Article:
Internal communication is as underrated as it is important. Most people think little about it until a problem arises.
If you’ve allowed a bad culture to go unchecked, for too long, you run the risk your problem may have been discovered too late. If it’s that toxic, chances are your internal communication was poor to start. Chances are you have not taken time to understand your internal communication issues or, perhaps worst of all, you intentionally ignored problems gnawing at your company’s culture. Too many times, entering full-blown ostrich mode, is easier than confronting and dealing with systemic issues exacerbated by poor internal communication.
Keep open lines of communication between leadership and the team. How leadership lead if it’s ineffective at basic communication? Dial your ego down and talk to people.
Here are a few things leadership can do:
- It may seem obvious, but: Care about your organization’s culture. Stay in contact with the team to better understand what is really happening. This positions leadership to more effectively improve culture. A positive culture enhances creativity and productivity. A well-thought-out newsletter, as an example, can spread feel-good news (beyond work accomplishments). Determine if a newsletter works for your team. I have witnessed environments where a newsletter makes sense and offices where it fails. If it is going to fail, don’t force it. You could do more harm than good. Seek an alternative option. Maybe small groups go to lunch or hang out for an hour or so after work. Maybe there’s a bowling night, a trip to the local ice cream shop or something else. It could be as simple as greater transparency. Find out what works best for your team. How do you do that? Communicate with team members – as many as possible.
- A two-way communication flow is essential. When leadership ignores or disregards employees, in the middle or on the bottom, it can become disheartening. It further promotes a climate of disrespect and distrust that can be destructive to your team’s morale. Speak directly to people rather than always through intermediaries. It’s a sign of respect, it demonstrates higher value for team members. Communication may not always be clear when it is indirect, through someone who is in the middle. Avoid letting multiple leadership levels create a rigid class structure that can be counterproductive to good and open communication. Your culture and team morale deserve the best.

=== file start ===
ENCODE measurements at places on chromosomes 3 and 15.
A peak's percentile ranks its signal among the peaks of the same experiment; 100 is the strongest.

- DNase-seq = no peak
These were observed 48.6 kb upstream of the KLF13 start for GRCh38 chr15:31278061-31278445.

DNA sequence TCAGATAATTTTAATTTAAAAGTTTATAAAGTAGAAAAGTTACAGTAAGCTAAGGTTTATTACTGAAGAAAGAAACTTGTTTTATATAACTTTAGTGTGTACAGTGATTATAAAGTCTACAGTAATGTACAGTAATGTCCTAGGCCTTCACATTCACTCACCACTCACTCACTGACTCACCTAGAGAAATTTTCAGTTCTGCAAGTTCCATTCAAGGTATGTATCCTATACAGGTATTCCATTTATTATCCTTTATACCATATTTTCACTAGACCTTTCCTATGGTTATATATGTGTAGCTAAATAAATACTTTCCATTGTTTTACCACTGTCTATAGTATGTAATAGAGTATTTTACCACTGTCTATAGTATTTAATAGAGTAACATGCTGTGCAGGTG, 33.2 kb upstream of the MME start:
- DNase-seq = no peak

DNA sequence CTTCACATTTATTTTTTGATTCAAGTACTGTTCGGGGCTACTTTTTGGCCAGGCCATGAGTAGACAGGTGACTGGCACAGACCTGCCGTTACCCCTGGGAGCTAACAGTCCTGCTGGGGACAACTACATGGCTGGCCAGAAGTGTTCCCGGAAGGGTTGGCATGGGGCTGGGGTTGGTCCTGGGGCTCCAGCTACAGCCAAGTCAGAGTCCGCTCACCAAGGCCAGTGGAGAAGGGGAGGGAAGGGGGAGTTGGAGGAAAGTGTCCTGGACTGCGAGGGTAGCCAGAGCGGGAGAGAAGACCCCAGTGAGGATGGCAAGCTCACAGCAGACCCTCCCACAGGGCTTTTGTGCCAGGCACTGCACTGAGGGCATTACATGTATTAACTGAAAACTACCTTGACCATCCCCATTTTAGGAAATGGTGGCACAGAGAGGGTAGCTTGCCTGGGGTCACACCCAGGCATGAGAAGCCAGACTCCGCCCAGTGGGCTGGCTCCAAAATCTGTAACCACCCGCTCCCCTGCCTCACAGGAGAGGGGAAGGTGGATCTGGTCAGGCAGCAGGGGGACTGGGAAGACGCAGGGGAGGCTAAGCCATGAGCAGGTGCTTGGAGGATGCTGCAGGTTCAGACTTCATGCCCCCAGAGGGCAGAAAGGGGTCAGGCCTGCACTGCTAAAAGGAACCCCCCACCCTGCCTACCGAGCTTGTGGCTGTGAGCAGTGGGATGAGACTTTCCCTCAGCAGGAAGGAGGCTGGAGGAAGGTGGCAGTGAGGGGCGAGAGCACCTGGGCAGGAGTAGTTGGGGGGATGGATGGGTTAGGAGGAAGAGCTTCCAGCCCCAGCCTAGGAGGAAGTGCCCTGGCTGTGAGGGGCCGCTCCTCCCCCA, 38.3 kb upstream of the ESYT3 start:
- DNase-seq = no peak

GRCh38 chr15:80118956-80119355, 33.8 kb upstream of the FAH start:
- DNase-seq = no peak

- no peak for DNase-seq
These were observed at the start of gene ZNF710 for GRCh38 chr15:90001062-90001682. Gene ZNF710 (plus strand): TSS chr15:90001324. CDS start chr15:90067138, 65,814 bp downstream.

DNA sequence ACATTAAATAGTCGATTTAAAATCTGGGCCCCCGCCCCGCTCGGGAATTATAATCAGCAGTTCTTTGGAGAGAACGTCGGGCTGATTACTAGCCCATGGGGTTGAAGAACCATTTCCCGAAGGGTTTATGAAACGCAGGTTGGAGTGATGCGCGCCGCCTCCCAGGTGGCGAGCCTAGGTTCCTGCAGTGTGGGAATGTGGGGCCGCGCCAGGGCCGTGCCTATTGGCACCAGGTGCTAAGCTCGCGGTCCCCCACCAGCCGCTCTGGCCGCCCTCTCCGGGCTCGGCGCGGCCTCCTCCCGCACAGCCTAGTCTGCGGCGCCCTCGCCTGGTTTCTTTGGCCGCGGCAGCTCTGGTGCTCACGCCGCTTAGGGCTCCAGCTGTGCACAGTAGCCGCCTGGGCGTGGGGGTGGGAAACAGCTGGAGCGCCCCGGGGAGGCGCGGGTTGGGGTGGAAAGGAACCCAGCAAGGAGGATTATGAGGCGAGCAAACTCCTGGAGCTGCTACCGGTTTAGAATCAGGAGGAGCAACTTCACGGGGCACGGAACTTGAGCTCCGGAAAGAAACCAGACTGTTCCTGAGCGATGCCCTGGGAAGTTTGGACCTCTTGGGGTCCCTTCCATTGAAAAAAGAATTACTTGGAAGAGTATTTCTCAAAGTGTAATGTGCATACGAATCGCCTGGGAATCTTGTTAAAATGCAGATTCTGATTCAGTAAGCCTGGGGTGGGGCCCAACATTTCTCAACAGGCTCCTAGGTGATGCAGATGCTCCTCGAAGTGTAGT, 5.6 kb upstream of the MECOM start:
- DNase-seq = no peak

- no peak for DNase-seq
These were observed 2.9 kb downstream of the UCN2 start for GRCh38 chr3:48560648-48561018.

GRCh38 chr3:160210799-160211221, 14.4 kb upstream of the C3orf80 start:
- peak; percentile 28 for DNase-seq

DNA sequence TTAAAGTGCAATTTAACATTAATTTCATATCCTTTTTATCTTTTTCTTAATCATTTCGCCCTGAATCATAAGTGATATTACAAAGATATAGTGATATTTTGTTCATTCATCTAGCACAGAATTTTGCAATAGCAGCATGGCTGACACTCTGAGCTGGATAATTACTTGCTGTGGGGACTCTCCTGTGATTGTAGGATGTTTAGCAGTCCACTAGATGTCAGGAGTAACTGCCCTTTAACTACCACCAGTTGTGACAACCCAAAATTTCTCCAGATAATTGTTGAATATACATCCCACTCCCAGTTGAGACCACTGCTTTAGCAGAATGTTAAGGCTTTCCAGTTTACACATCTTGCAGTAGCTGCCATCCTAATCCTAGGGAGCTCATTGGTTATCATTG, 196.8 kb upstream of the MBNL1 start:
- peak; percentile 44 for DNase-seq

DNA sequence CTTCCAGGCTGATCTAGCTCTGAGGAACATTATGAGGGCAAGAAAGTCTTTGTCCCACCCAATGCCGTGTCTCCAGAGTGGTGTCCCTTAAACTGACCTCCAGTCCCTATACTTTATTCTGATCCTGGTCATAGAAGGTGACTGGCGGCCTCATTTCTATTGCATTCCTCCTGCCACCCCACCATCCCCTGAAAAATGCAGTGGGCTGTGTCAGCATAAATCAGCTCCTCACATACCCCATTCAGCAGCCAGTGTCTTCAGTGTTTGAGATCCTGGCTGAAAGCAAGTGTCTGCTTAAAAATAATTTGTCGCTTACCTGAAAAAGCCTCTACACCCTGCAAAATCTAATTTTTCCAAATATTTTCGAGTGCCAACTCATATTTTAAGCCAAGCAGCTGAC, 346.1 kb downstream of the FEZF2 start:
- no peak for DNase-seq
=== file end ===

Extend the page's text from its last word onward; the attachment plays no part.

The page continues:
- What do your people want? You may not be able to give them everything they want, but you can give them respect and time. Listen to people. Be openminded. Be respectful. Listen carefully. Articulate your plan, your vision. Do not rely on trickle-down communication to spread the word. The filter, as I mentioned earlier, could distort the original message.
- Do you feel locked in an endless number of long and/or pointless meetings? Understand your culture to determine what’s effective communication. Perhaps meetings work, but maybe you schedule too many – to the point staff can’t get work done. Maybe you have people who prefer to communicate, via email; perhaps you have people who prefer one-on-one contact that is more informal, in or out of the office; possibly people simply hate excessive unnecessary meetings, and particularly long ones; and perhaps your tone matters.
- Would small-group lunches work? Your CEO should meet, on at least a somewhat regular basis, with as many staff members as possible. Don’t let chain-of-command stifle communication. Remember this, when people say they’re busy: “People make time for things that are important to them.”
- What do your employees need for good mental health? The best way to find out is to talk to them.
You’ll never know what’s going on, with your team, if you refuse to engage in meaningful and respectful internal communication.
Talk to your team. Determine the best way to make that happen. Don’t assume you, or other higher-level executives, have a lock on intelligence.
SG3 Communications can work with you to develop a strategy for the the best approach for your brand. Remember: One size does not fit all. Your business is unique and special. Let us build a strategy that is as unique and special as your brand.
Check out the SG3 Communications website for more information and to learn about our services.